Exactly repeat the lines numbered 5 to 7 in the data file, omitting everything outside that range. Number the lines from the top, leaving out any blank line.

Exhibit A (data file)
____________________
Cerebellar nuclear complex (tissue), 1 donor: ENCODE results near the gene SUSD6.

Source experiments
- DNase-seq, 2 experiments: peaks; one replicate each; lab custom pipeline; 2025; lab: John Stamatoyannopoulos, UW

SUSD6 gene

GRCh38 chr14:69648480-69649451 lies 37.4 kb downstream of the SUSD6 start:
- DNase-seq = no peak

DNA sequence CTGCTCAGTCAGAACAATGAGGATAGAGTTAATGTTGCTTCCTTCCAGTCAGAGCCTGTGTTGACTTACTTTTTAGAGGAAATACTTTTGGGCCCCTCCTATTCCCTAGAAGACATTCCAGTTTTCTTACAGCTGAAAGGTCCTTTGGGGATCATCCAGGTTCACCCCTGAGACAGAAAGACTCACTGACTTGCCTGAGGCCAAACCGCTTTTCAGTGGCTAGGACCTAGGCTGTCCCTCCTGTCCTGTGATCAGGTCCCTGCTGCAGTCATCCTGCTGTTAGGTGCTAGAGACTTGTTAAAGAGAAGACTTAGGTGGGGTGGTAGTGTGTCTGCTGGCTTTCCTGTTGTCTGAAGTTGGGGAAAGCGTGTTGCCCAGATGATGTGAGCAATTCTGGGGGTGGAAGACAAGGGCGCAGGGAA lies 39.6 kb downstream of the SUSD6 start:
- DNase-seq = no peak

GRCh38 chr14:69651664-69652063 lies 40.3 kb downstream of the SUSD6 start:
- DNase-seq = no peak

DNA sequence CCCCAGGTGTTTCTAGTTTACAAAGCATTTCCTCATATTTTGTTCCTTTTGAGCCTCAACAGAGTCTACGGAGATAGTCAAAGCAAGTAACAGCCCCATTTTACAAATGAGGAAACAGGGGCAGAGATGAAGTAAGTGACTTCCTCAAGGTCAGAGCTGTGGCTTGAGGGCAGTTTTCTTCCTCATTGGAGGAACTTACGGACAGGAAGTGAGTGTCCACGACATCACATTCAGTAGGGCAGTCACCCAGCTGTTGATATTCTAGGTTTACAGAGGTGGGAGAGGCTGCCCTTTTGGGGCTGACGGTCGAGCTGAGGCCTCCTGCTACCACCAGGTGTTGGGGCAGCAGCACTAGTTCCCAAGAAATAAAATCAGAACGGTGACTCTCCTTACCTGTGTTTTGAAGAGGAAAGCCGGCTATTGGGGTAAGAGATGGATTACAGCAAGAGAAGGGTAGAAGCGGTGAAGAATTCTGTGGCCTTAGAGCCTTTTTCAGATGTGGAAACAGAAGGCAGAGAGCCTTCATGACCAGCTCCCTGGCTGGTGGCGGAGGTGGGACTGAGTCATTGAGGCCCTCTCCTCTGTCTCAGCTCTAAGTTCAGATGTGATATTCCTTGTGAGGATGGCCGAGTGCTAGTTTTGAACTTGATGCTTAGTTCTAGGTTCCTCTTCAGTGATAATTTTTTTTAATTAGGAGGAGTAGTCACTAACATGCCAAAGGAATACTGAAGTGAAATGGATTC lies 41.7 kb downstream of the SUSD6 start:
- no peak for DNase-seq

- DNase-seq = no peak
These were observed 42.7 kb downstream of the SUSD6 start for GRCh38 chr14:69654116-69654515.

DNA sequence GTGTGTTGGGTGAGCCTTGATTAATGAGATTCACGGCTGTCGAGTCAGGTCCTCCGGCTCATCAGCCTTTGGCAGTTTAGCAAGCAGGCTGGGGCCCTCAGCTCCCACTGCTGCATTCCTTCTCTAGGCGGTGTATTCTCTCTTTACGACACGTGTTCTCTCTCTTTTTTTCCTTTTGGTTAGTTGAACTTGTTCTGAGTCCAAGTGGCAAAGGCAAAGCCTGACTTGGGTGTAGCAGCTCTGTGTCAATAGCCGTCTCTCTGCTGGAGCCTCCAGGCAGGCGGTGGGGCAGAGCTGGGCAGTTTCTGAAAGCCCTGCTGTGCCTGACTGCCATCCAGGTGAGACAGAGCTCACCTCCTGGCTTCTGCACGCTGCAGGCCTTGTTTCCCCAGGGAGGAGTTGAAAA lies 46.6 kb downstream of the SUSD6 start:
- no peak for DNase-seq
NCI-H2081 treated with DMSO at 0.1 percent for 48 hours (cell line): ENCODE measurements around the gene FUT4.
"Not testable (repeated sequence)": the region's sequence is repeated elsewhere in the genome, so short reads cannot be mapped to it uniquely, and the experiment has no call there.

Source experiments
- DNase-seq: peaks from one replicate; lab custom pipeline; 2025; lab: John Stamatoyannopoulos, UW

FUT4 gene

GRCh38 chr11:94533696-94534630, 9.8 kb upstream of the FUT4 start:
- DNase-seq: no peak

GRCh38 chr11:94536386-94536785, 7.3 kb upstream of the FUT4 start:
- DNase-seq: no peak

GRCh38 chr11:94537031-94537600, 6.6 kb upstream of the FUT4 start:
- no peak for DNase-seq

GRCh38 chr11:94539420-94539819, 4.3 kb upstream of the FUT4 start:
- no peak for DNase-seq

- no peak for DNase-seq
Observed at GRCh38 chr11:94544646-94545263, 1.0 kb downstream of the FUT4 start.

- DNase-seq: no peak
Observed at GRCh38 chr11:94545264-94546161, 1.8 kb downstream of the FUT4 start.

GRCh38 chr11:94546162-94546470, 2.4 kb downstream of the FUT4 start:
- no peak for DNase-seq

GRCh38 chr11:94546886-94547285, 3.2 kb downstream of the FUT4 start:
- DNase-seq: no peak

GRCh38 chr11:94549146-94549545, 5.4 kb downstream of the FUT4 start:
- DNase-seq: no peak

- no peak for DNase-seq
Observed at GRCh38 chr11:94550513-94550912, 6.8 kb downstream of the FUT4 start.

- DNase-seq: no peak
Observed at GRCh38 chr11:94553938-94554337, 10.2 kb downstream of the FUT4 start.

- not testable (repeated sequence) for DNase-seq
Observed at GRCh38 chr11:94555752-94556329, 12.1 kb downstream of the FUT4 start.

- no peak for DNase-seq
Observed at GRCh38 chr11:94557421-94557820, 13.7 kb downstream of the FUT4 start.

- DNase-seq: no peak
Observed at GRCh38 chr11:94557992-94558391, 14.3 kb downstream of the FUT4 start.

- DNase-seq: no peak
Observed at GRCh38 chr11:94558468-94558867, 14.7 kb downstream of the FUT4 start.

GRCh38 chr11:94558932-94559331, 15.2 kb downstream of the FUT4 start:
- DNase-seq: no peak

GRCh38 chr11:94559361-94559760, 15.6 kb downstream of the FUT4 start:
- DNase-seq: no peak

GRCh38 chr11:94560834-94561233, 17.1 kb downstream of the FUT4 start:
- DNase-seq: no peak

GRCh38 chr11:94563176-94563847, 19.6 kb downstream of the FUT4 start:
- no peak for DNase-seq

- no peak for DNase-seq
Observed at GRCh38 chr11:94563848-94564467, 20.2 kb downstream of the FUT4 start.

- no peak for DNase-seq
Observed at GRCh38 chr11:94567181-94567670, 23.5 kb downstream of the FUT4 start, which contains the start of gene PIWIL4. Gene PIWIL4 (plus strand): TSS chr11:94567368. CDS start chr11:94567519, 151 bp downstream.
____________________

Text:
GRCh38 chr14:69648480-69649451 lies 37.4 kb downstream of the SUSD6 start:
- DNase-seq = no peak

DNA sequence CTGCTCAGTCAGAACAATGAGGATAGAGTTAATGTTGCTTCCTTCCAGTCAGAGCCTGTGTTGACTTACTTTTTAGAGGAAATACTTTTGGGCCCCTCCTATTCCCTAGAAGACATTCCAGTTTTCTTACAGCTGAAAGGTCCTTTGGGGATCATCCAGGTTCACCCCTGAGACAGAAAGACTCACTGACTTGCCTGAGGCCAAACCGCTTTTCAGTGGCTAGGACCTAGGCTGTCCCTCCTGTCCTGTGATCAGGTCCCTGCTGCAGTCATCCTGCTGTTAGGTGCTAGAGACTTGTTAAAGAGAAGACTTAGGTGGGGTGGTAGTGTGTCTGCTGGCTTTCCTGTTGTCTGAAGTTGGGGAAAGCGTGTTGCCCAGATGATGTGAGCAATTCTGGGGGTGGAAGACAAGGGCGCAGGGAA lies 39.6 kb downstream of the SUSD6 start: